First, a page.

Author: Frederick Ezekiel Pasco
Gone are the days when interviews are conducted consistently in one physical place. The interview process is still a huge part of any job search, but with the rise of remote work and COVID-19 the remote interview model is starting to gain significant traction in the job searching scene. There’s not a lot of differences between a classic interview and a video interview but there are some key differences that are more than enough to make a distinction with.
1. Time Zones
If you’re in California and looking to work remotely for a company in New York, you should be well aware of the exact time your interview will take place. If the time zone is not shown in the schedule they gave you, always ask. It’s better to be extra prepared than risk looking unprofessional because you didn’t show up on time to a scheduled interview. This happens more often than you’d think, and it's one of the easiest interview gaffes to prevent.
2. Tech Check
As much as we’d all wish we had flying cars and hoverboards by now, we’re still left with modern technology that sometimes seems like it decides to just stop working for no reason. One of the best ways to prevent this is 30 minutes to an hour before your interview, fire up your device and make sure it’s working, your internet is stable, your camera is clear and working, and your mic can receive sound. Video interviews are fantastically convenient and a great way to continue a job search in the era of social distancing, but if your device stops working properly during your interview they can quickly become a nightmare. Ask a friend to have a video call using whatever platform you'll be using for your interview to make sure everything is in good working order. You’ll save yourself from stress and heartache later.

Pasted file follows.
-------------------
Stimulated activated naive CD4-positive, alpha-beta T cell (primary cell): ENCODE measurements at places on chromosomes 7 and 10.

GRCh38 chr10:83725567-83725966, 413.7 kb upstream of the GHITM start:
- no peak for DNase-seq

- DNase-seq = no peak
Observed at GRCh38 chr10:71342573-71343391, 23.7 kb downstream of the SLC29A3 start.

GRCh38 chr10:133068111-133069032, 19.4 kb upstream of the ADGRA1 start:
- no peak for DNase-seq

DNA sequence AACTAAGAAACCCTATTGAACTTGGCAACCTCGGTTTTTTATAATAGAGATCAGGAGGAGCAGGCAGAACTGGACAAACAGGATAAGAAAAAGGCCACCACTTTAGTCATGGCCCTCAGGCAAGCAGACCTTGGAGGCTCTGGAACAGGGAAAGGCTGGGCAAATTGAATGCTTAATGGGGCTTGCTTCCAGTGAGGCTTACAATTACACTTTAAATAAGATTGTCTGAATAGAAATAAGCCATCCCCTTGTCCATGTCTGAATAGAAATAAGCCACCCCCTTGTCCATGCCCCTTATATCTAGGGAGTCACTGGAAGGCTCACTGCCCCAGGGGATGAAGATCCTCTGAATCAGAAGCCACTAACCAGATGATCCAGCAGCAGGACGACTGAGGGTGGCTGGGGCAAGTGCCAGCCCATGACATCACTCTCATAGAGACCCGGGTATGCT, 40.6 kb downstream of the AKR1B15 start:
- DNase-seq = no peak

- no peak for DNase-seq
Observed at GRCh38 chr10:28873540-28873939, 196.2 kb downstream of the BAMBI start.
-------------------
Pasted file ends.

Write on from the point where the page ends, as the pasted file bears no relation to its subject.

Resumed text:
3. Body Language
70% of communication is non-verbal and this includes the facial expressions and body language that can be seen on a video call. Though both you and your interviewer are not in the same room, the person on the other side of the screen can still see you via your camera. Remember to still use hand gestures and facial expressions to overcome the physical limitations of the platform. You want to still come across as human and not a robot.
4. Background Distractions
Since you’ll be in your home during the interview, you have full control of whatever the interviewer sees on their screen. You don’t want them to see your dog walking around or your TV playing the news in the background. In general, the best practice is to find a place with good natural light (if you don’t have an artificial ringlight) and a plain-colored wall. The less designs or distractions behind you, the more focus your interviewer will have on you and rightfully so!
In sports parlance, video interviews are your home games which means you have the homefield advantage. Better not waste every chance you have.